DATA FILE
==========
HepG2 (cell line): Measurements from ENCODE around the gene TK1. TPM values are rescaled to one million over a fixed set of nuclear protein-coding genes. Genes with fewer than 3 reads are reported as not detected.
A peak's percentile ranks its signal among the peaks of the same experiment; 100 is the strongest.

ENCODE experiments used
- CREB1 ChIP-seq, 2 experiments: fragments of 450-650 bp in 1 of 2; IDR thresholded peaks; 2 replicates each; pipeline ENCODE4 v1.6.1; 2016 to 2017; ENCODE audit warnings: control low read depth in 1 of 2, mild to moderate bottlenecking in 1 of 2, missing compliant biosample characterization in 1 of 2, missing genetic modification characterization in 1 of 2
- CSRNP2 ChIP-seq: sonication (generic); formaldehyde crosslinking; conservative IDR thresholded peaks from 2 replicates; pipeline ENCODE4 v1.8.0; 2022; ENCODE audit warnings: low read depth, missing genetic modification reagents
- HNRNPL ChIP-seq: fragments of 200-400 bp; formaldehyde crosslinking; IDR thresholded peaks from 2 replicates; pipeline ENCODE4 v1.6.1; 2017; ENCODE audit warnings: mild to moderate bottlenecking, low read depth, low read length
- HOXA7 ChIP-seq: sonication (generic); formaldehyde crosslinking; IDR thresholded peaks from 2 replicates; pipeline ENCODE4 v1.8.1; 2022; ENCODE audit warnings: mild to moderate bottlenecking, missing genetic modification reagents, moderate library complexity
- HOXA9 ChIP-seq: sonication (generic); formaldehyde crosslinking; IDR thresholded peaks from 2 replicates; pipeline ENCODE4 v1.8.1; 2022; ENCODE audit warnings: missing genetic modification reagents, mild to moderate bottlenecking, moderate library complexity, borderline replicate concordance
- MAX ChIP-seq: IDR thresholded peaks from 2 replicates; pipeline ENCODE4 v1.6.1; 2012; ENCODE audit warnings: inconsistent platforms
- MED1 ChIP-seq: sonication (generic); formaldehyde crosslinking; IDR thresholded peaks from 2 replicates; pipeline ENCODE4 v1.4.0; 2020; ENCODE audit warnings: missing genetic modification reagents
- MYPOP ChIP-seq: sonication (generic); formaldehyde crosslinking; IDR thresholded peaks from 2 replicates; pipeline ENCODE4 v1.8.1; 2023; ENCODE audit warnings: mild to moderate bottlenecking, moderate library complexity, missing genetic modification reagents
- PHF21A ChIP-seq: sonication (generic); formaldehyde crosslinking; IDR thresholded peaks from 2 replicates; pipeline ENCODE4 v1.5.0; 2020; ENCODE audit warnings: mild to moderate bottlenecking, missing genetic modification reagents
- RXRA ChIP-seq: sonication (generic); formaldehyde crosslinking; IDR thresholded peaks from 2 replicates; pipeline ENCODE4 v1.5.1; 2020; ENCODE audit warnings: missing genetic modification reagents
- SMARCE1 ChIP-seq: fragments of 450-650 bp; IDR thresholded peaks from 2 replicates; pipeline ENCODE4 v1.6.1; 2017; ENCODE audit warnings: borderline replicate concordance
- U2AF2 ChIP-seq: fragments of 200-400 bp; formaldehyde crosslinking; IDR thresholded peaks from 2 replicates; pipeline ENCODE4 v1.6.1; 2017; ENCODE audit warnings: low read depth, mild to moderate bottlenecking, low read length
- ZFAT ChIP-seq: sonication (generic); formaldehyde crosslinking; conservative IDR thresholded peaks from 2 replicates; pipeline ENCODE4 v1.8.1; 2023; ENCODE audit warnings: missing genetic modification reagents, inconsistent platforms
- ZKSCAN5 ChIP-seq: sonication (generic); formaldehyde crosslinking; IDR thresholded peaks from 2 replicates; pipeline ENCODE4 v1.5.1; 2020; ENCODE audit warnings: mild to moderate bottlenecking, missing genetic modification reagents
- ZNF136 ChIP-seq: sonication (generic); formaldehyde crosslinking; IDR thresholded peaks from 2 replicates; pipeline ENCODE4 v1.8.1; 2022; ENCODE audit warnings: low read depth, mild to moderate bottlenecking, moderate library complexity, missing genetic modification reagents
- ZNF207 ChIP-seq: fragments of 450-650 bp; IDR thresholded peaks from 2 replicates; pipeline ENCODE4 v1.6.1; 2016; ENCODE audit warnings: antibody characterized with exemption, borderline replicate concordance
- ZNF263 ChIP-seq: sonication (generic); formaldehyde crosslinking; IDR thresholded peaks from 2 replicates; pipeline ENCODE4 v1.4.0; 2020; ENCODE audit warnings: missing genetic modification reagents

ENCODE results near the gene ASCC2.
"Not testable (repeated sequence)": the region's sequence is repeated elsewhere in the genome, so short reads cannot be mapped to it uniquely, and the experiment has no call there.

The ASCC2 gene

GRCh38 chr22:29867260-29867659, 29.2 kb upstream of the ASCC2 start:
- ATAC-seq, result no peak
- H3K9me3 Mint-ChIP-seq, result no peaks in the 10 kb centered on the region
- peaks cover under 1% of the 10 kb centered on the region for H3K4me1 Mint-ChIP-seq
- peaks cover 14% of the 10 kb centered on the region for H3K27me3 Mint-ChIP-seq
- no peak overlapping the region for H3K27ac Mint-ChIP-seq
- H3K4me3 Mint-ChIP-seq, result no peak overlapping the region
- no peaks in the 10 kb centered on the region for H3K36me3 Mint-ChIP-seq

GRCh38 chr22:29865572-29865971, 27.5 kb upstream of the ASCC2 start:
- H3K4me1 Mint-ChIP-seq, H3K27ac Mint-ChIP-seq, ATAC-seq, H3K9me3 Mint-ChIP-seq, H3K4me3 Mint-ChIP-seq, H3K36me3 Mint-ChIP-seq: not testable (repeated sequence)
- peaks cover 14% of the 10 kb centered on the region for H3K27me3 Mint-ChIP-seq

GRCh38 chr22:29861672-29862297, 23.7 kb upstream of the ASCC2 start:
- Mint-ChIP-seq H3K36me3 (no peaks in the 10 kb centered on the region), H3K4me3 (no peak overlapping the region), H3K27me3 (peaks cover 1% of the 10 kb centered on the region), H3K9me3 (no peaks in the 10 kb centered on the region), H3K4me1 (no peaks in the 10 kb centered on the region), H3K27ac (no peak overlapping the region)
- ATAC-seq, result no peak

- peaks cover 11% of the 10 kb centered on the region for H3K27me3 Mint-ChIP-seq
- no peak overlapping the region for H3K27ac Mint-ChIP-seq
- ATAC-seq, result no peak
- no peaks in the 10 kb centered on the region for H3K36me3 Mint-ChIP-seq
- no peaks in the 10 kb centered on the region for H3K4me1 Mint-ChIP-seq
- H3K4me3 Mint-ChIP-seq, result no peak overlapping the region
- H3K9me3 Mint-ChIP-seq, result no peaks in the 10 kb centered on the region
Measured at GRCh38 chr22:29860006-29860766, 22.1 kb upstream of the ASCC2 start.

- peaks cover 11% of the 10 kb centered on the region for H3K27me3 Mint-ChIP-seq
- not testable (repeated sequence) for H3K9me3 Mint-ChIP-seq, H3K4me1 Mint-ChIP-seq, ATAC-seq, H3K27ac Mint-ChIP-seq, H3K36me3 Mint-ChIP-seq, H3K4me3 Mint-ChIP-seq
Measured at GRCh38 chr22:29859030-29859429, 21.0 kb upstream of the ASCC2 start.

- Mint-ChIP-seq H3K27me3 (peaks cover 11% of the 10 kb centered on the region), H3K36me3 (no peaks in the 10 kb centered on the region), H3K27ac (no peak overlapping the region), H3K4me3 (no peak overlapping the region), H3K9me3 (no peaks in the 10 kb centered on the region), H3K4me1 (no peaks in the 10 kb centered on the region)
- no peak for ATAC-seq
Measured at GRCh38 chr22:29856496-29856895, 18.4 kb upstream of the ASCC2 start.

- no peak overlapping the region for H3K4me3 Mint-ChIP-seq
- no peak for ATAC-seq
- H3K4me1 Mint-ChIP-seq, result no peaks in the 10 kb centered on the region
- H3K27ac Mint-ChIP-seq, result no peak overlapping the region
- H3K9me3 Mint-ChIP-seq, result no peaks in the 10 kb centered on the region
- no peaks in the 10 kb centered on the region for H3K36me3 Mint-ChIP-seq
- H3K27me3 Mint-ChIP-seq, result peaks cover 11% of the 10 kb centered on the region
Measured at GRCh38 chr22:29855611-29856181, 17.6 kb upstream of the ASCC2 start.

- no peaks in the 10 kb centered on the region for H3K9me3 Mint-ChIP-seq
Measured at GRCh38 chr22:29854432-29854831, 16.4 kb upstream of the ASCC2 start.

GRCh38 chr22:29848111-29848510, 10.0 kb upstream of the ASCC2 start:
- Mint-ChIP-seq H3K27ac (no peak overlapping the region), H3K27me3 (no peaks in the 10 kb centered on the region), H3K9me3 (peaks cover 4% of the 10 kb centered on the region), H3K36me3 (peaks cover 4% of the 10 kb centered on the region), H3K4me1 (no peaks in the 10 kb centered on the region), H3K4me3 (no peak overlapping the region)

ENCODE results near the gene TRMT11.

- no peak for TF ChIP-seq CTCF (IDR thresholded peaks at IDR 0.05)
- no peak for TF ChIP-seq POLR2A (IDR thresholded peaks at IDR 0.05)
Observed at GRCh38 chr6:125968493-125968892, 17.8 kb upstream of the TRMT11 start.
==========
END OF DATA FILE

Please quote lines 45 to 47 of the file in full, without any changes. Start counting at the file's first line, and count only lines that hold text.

Measured at GRCh38 chr22:29860006-29860766, 22.1 kb upstream of the ASCC2 start.

- peaks cover 11% of the 10 kb centered on the region for H3K27me3 Mint-ChIP-seq
- not testable (repeated sequence) for H3K9me3 Mint-ChIP-seq, H3K4me1 Mint-ChIP-seq, ATAC-seq, H3K27ac Mint-ChIP-seq, H3K36me3 Mint-ChIP-seq, H3K4me3 Mint-ChIP-seq